Metro Weekly

Film Review: 1917 delivers a profound and timely anti-war message

Sam Mendes' lean, suspenseful World War I drama "1917" pulsates with urgency and purpose

1917, sam mendes, review
1917: George MacKay with fellow soldiers

Virtuosity means making the hard parts look easy, and, however difficult it might have been for director Sam Mendes and the cast and crew of 1917 (★★★★★) to create the illusion that this riveting World War I story was captured in a single, continuous take, the film plays out with a seamless fluidity that belies their tremendous effort. Following two intrepid British Army soldiers — Lance Corporal Blake (Dean-Charles Chapman) and Lance Corporal Schofield (George MacKay) — dispatched on a virtual suicide mission across enemy lines, the movie marches, runs, and battles forward relentlessly into danger.

Legendary cinematographer Roger Deakins (Blade Runner 2049) sends the camera hurtling alongside Blake and Schofield through trenches and sub-trenches, plunging into a rushing river, and across cratered fields, burned and barren. Usually the view is limited to what the men on the ground can see and hear for themselves, although occasionally the camera rises above the foot soldiers to fully survey their peril on the battlefield. Schofield, a decorated soldier who appears to have seen the worst of war, might want to turn back, but Blake remains determined to carry out their orders, assigned to them by General Erinmore (Colin Firth) — reach the 2nd Division and prevent the unit’s commander from leading his men, including Blake’s brother, into a deadly ambush.

To complete their mission, they’ll need to cross No Man’s Land, the razor wire-strewn void that lies between the Allies and the German front line. They’ll need to pass under the dark of night through the devastated remains of the formerly occupied French village Écouste-Saint-Mein. And nearly every step of the way they’ll be reminded that certain death awaits thousands of soldiers fighting the Great War, and any man should count himself lucky to come out alive.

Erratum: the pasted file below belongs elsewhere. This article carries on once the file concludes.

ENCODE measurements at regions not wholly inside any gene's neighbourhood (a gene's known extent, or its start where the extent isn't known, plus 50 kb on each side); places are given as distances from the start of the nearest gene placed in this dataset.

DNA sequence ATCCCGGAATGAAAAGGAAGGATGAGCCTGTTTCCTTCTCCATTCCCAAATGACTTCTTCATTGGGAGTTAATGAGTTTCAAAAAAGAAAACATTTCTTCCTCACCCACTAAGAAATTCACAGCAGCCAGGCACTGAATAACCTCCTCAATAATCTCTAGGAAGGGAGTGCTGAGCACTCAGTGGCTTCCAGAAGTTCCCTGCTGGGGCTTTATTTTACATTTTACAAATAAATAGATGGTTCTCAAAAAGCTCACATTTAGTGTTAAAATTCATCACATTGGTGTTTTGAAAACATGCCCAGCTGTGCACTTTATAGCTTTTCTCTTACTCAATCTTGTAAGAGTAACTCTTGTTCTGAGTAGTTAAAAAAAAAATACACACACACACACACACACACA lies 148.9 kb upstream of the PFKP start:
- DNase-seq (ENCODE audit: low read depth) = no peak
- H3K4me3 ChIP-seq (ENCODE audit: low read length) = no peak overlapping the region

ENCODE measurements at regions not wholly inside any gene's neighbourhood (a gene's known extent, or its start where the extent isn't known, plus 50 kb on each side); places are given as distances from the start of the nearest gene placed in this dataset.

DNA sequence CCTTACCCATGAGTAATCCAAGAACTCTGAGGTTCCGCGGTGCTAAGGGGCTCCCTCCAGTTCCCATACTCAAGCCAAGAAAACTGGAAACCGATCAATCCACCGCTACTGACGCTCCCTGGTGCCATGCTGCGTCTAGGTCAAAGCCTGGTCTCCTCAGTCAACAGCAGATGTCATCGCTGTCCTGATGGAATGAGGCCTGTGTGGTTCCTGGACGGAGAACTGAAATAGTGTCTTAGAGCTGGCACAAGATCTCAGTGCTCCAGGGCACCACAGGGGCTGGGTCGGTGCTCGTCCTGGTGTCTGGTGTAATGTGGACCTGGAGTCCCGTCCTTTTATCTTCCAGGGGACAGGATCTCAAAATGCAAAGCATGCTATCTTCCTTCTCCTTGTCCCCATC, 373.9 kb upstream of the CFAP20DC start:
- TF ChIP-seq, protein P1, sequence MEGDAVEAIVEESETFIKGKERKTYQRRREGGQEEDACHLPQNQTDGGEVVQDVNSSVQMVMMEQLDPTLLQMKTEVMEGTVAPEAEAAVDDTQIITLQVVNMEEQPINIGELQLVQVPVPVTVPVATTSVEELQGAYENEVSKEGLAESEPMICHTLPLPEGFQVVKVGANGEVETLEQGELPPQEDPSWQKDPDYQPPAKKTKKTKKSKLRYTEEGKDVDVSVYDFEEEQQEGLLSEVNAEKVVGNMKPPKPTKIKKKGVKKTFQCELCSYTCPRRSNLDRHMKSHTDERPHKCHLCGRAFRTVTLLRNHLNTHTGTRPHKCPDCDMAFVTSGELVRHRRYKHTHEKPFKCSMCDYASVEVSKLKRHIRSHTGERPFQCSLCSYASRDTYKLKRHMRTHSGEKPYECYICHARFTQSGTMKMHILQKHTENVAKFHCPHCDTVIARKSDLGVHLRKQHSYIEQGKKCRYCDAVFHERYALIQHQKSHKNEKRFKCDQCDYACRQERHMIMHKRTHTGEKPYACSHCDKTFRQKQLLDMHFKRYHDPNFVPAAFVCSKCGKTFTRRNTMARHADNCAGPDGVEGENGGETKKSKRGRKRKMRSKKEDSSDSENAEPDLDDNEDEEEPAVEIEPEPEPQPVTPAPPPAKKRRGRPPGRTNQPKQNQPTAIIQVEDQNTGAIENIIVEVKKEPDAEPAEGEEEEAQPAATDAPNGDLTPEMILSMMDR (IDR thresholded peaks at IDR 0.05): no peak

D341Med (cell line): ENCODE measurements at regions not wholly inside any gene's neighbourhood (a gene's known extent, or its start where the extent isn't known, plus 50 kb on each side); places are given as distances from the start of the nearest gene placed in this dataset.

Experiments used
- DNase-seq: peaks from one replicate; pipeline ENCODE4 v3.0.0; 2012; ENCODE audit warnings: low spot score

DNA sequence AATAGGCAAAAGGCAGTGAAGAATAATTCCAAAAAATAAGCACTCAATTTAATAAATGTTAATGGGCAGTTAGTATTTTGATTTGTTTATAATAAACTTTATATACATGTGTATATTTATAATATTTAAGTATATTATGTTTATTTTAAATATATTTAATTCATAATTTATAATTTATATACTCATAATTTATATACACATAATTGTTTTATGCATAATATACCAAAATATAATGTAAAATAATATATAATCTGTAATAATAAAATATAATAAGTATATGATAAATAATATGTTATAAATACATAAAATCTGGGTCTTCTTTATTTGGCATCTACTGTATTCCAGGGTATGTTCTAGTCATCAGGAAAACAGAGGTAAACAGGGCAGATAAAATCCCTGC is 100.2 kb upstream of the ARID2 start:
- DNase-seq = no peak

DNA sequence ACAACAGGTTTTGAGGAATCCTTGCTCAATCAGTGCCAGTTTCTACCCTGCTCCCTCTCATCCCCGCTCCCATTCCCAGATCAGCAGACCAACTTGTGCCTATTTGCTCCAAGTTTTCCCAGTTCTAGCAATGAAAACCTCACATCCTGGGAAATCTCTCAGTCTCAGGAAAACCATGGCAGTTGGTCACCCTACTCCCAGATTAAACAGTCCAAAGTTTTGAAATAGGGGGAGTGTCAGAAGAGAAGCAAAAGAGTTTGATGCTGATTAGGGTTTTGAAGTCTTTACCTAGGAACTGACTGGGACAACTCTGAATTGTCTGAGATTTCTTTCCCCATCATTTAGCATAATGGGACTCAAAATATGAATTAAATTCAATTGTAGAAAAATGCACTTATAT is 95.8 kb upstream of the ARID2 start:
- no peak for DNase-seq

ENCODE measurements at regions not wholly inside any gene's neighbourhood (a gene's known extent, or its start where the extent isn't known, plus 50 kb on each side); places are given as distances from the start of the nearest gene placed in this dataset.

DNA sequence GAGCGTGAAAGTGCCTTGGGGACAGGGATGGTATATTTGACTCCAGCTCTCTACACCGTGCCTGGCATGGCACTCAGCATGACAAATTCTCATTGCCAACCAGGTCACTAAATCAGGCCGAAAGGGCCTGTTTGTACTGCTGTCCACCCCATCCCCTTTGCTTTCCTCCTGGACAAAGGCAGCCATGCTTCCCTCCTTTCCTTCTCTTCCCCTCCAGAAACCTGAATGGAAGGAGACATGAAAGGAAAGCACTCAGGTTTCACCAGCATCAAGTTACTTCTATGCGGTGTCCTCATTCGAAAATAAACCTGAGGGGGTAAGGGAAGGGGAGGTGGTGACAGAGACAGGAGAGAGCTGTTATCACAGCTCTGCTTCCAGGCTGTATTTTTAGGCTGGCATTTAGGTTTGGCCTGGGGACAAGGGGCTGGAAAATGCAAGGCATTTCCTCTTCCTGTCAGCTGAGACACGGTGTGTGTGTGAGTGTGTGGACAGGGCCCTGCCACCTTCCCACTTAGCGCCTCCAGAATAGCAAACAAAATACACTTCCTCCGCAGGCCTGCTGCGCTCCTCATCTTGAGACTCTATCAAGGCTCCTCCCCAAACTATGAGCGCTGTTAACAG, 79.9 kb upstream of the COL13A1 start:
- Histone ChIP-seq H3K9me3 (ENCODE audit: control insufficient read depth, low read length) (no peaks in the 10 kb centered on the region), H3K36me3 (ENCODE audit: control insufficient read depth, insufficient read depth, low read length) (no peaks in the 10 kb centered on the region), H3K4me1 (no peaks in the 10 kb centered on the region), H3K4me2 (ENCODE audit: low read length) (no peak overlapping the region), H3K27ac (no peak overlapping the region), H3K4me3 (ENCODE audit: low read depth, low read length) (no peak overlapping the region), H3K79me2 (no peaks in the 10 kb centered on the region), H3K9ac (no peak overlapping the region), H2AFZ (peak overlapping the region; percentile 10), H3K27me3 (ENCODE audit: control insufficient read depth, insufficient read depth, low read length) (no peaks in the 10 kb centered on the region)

As with many fine war films, 1917 delivers a profound anti-war message in its careful depiction of the hell that is combat. Harnessing its two likable leads to a straightforward quest narrative, the movie leans on vivid production design to evoke a literal fiery hellscape of rats and mud and rotting corpses, and charred crevices that might once have been farmland but now serve as mass graves. Considering the risk of such apocalyptic circumstances, the film suggests, beware of any leader who too lightly sends young patriots to die. The script, by Mendes and Krysty Wilson-Cairns, brings that message to the fore in the form of a warning delivered by an upstanding captain who crosses the soldiers’ path. This Captain Smith is portrayed, in a brief, impactful turn, by Mark Strong, and he’s one of several seasoned Army officers played by famous faces, from Fleabag‘s Andrew Scott to Benedict Cumberbatch.

1917: George MacKay and Benedict Cumberbatch

However, it’s up to young guns MacKay, so great opposite Viggo Mortensen in Captain Fantastic, and Chapman, perhaps best known as Tommen Baratheon on Game of Thrones, to keep these characters — and the film — on the move. Beyond enacting Blake and Schofield’s grueling physical campaign, progressing virtually in real time, Chapman’s and MacKay’s performances provide the emotion that will keep audiences teetering on the edge of suspense. Blake’s heedless resolve to reach the 2nd and save his brother complements Schofield’s extraordinary will to survive. They might, alternately, be motivated by duty or decency, impulse or strategy, yet, always behind their eyes, you can sense the fear. And you can see how they set terror aside, both for each other and for the lives of the 1,600 men of the 2nd. They’re a First World War Frodo and Sam, armed with a map, flashlights, their rifles, and a couple of grenades.

They also have the guile and courage to slip through their share of traps, and engineer last-minute escapes worthy of Indiana Jones. And they’re lifted up throughout by composer Thomas Newman’s elegiac score. At times, the pockmarked fields of battle and half-destroyed buildings — shot on location in England and Scotland, and at Shepperton Studios — seem to vanish from view, and there’s nothing but bombs exploding in midair, the billowing music, and the fear on their faces as they run for their lives. This is art to give pause to any viewer with a conscience, with a finger on the trigger, or the power to choose when and where wars get fought.

1917 is rated R, and opens in theaters everywhere on Friday, January 10. Visit

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